Daily Archives: February 16, 2011

Is The Cliffhanger Paradox Limiting Your Supplier Performance?

A recent article in The Globe and Mail on why you need to keep stroking clients discussed a major reason businesses lose clients and don’t maximize lifetime value from the relationship. Dubbed the cliffhanger paradox, which describes the situation where businesses want continued loyalty and financial gains — but don’t get it, the article points out that the reason clients jump ship is because, once the client is won, the business fails to communicate meaningfully, frequently, and personally with them. Like a cliff-hanger, both sides are left in suspense.

If businesses don’t continuously communicate with clients, they don’t know where they stand until those customers either buy again or jump ship to the competition.

But the same holds true in supplier performance management. Often a company will begin a supplier improvement initiative, target the most critical or most under-performing suppliers, work with them for months until the performance meets the target level, and then quickly move on to the next supplier in the queue, thinking “the supplier has everything under control now”. Maybe they do, maybe they don’t. But most importantly, neither side knows that. If the supplier thinks all is well with the world again, they might slowly drift back to their old, under-performing ways. And if the supplier thinks you have given up on them, they might put minimal effort into fulfilling their contracted obligations and instead put all of their effort into pleasing another, easier to retain, customer. Both ways end up with you not getting the best performance you can. It’s not just your customers that need to be stroked on a regular basis … your suppliers need their whiskers stroked too.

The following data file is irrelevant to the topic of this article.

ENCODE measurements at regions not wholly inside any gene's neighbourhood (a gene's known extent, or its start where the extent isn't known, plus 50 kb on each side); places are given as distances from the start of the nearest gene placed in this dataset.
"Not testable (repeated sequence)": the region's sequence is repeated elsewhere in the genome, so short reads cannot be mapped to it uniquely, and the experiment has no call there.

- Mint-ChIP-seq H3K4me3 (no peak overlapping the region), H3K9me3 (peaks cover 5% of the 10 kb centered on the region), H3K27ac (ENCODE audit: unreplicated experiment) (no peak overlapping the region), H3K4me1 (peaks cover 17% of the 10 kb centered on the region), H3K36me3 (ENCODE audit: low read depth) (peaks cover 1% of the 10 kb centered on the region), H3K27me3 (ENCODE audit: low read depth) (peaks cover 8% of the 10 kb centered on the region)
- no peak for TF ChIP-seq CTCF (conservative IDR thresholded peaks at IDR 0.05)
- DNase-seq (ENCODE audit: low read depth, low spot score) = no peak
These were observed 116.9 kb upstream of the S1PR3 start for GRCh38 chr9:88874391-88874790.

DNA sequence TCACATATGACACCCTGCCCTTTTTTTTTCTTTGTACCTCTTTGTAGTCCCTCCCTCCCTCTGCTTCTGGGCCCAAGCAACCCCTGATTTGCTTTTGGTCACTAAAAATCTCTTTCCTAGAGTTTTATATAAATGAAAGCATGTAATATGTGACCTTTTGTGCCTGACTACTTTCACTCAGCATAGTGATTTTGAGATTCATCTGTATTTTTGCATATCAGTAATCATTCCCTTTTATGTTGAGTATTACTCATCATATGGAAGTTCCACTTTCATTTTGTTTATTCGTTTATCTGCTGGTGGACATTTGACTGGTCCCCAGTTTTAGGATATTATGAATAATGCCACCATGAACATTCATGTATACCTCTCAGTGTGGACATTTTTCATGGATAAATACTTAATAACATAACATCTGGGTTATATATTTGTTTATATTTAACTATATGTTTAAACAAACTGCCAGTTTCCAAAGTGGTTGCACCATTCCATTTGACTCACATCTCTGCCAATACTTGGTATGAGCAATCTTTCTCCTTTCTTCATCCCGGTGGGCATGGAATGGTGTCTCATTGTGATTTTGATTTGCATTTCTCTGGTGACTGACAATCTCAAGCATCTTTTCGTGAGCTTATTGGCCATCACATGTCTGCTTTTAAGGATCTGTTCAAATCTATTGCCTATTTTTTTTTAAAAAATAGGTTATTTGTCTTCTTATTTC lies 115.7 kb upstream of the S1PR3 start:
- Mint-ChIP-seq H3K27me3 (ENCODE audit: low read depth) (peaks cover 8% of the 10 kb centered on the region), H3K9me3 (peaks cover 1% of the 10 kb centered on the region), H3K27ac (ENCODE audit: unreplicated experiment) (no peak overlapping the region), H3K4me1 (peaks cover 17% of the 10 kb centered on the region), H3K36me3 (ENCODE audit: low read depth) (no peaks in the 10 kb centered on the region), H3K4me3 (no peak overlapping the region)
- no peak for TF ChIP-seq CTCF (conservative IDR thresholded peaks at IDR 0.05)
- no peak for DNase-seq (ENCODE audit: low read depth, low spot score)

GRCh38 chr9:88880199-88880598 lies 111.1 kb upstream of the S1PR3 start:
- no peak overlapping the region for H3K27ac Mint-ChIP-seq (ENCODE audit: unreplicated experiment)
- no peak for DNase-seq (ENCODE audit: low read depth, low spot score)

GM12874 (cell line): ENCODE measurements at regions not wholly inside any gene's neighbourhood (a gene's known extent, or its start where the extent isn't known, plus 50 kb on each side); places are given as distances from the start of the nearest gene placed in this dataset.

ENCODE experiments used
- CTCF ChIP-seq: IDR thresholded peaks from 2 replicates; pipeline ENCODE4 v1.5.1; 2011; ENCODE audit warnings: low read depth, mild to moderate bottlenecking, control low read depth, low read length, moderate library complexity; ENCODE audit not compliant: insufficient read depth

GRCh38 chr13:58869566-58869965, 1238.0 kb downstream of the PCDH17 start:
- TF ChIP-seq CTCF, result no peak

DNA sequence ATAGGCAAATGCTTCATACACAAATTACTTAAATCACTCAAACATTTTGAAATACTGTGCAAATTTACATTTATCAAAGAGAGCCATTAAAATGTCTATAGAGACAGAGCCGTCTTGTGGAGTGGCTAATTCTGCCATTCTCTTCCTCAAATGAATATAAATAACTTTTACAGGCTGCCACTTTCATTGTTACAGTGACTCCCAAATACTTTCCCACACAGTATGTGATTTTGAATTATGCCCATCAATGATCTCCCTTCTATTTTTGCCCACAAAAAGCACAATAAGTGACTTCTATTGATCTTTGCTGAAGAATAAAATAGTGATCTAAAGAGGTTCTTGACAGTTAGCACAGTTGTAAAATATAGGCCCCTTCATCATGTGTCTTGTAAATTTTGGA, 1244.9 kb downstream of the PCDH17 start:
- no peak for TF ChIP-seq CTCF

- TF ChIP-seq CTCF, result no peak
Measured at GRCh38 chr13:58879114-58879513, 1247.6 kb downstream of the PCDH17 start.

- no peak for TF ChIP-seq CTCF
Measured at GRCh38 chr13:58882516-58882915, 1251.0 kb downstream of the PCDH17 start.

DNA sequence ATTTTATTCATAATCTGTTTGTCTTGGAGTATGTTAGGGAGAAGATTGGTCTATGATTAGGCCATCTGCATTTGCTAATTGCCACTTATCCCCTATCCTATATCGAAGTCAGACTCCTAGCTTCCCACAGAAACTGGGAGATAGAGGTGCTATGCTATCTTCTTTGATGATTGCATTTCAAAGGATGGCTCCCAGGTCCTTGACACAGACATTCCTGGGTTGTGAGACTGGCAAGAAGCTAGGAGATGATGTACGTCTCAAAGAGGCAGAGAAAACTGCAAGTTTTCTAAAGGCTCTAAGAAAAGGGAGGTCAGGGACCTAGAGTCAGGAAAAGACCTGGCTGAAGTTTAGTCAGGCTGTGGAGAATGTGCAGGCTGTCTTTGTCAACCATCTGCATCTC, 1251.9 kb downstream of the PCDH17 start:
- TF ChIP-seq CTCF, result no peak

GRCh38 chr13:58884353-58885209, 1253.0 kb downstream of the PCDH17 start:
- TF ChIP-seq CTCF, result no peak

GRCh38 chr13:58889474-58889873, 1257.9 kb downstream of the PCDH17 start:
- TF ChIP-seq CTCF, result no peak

BravoSolution: Making Spend Analysis More Useful to the Average Supply Management Professional, Part I

For reasons I don’t quite understand, spend analysis is not used enough in the average organization. More often than not, even basic spend reporting — that would tell an organization what is being spent, on what, with whom, and when — is not run. Even though most organizations can probably name seven of their top ten suppliers, categories, and organizational units by spend if you just ask them, chances are that not only will they be surprised by the other three, but they won’t quite comprehend the magnitude of the spend. And until an organization understands the magnitude of their lack of comprehension, getting spend analysis adoption in the organization is likely to be a problem.

However, that is only the first obstacle. Once a solution is adopted, chances are it will only be used by a small number of senior analysts. Just like decision optimization, there seems to be a common misconception that it is “hard”, requires “math skills”, or “takes too much time” — as a result, many users are intimidated or can’t find the time to try it. The “hard” and “math skills” misconceptions can usually be overcome with a demo or two on a properly implemented, easy to use, tool, but unless it’s easy to import data and generate reports, the “takes too much time” stigma may stay.

But if you get past the stigmas, if all it does is generate a few canned reports, you hit the real problem. It’s usefulness quickly comes to an end. Once you’ve attacked the Top N suppliers, Top N categories, and Top N spenders in the organization and reigned in costs and performance, unless there is a way to identify the next N opportunities, the usefulness of the tool has come to an end. That’s why the traditional spend analysis value curve flattens out within a year and spend analysis never reaches wide adoption.

But this doesn’t have to be the case. Not only can spend analysis reach wide adoption throughout the supply chain organization, but it can continue to deliver value year over year if it is properly integrated into daily supply chain activities. And the key to making this happen in your average Supply Management organization is integrating spend analysis not only into the (e)Sourcing process but the e(S)ourcing suite. From eBidding through Decision Optimization and Contract Management through Supplier Performance Management, Spend Analysis can play a vital role.

In BravoSolution‘s Collaborative Sourcing Suite, Spend Analysis is integrated into the Contract Management solution, Compliance (& Spend) Management, and Performance Management and will be integrated into Risk Management in the next version of the solution that is currently under development. In tomorrow’s post, we will discuss the benefits of integrated spend analysis and what is available in BravoSolution’s suite.